Jan 13, 2012

Pleasing all of the people all of the time?

All across the intertubes news of 5th edition has spread, from no less a luminary source than the New York Times to the humble Grognardia blog and everything in between. It is quite surprising to me that news of an update to a little hobby game from 1974 should receive such attention in 2012. The year of doom. The dead rising from the grave!… Human sacrifice, dogs and cats living together... mass hysteria! and 5th edition!

This announcement should be no surprise to those who noticed that Monte Cook went back to work at Wizards. I really enjoy his writing and design work, so am pleased as punch to hear this. There is also some excitement that Robert Schwalb has joined the 5e design team as well. I'm less familiar with his work, but this does sound promising from what I have read.

The biggest news, for those of us who care, is that Wizards is sending out all the right signals that this edition will be a game designed with the intention of uniting the various factions of D&D players. I am very happy to hear the plans to make 5e more modal with a basic system, and branching out to service individual niches. It sounds like a return to form. I don't think any system can ever pull together the disparate forces that comprise the D&D fan base. Monte Cook is certainly a good choice for the task though.

Robert Schwalb
As you have no doubt read, our primary goal is to produce a rules set that speaks to every incarnation of D&D. So if you are a diehard BECMI/Rules Cyclopedia enthusiast or have embraced 4th edition, loved 2nd edition, 3rd edition, or never moved on from 1st edition, we’re creating this game for you. Imagine a game where you can play the version of D&D you love best. And then imagine everyone plays at the same table, in the same adventure. We aim to make a universal game system that lets you play the game in whatever way, whatever style, with whatever focus you want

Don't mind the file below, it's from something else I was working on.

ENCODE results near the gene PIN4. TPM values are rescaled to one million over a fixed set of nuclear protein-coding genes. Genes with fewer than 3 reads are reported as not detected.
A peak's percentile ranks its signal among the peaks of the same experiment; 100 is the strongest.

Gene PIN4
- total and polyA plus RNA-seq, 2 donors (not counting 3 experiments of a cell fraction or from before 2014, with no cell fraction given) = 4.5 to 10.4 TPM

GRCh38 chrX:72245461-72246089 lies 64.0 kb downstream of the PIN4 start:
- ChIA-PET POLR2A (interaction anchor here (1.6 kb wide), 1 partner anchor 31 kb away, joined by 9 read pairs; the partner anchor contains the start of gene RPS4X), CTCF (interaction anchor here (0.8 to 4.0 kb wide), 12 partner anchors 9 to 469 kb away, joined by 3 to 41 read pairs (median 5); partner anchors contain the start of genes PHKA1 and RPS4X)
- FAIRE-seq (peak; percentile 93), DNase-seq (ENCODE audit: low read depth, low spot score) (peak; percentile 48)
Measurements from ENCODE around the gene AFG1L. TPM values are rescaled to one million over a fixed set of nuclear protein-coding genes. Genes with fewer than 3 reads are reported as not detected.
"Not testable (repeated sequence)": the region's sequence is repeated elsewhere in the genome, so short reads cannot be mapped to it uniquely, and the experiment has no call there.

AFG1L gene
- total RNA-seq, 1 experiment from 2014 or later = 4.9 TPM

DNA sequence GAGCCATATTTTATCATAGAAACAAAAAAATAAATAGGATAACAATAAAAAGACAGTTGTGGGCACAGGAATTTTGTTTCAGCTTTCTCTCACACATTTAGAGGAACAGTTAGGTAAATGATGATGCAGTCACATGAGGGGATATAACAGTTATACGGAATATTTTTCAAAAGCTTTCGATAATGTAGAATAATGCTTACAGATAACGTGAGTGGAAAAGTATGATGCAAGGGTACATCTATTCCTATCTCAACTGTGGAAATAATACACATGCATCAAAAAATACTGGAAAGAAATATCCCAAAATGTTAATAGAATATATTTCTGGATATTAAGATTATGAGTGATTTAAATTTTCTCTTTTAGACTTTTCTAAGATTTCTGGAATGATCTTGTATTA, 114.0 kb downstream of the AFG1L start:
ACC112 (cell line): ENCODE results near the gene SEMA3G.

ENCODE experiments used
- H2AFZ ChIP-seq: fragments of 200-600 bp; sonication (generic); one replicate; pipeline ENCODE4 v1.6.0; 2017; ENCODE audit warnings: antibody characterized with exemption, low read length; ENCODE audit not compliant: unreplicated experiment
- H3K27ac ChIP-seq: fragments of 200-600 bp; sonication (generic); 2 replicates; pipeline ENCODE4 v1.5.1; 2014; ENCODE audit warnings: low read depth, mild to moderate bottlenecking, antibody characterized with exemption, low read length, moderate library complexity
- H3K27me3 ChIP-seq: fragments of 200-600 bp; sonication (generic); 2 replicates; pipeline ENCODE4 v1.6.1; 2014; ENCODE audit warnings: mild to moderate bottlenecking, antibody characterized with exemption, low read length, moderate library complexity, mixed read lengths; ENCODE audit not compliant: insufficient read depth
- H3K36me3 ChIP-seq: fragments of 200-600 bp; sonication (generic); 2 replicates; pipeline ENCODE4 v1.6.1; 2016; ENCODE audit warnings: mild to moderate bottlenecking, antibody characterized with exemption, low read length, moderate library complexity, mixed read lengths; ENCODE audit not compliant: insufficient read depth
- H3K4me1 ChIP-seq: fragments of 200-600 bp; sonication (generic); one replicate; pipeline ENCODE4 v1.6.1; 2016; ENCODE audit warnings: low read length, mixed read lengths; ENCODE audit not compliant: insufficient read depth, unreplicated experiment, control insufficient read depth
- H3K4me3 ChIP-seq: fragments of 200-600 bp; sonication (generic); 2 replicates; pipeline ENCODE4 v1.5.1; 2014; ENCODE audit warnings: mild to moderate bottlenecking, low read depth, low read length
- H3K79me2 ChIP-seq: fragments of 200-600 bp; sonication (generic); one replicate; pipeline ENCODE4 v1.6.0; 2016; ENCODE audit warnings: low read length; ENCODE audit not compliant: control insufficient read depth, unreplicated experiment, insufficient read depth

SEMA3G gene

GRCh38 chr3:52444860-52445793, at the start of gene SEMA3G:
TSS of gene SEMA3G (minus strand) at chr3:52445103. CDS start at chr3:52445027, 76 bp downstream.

A noble goal indeed! But I can't help but think they are trying to build the ultimate Swiss Army knife. The product that does everything!

Perhaps a better analogy is the spork. The spork is intended as a system to be faster and less cumbersome than it's fork and spoon predecessors. Thus it is demonstrably better, mechanically, than previous utensils. Right?

Whatever happens, I really do wish Wizards all the success in the world. Because the success of D&D directly affects the hobby gaming business in general. None of us likes seeing local game stores closing down, we much prefer them to be vibrant and funded well enough to maintain a place where we can go play some games and see new games physically in person before purchasing.